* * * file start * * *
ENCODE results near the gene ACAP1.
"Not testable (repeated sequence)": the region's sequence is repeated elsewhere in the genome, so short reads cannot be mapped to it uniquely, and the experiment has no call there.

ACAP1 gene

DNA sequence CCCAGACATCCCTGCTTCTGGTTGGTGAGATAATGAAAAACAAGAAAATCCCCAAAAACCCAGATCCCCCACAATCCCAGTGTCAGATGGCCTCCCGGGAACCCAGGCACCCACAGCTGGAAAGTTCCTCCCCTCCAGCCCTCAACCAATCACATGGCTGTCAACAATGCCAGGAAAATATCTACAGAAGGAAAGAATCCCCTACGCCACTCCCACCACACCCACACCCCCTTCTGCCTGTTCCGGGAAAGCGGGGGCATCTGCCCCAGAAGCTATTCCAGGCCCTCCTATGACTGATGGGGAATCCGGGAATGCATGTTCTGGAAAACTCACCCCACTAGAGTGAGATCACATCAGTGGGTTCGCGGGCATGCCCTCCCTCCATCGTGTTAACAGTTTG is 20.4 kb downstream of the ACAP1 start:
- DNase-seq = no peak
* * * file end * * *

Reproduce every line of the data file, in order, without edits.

ENCODE results near the gene ACAP1.
"Not testable (repeated sequence)": the region's sequence is repeated elsewhere in the genome, so short reads cannot be mapped to it uniquely, and the experiment has no call there.

ACAP1 gene

DNA sequence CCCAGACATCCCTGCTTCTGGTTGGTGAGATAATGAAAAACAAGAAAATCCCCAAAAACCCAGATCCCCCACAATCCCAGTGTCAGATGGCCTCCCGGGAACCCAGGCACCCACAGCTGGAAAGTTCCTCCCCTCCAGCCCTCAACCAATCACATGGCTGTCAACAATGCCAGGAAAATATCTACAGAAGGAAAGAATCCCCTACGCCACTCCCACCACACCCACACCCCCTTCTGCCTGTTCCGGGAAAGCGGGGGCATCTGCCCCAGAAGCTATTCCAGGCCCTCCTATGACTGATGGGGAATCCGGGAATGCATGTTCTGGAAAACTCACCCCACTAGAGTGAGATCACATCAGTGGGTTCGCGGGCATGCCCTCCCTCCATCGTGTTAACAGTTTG is 20.4 kb downstream of the ACAP1 start:
- DNase-seq = no peak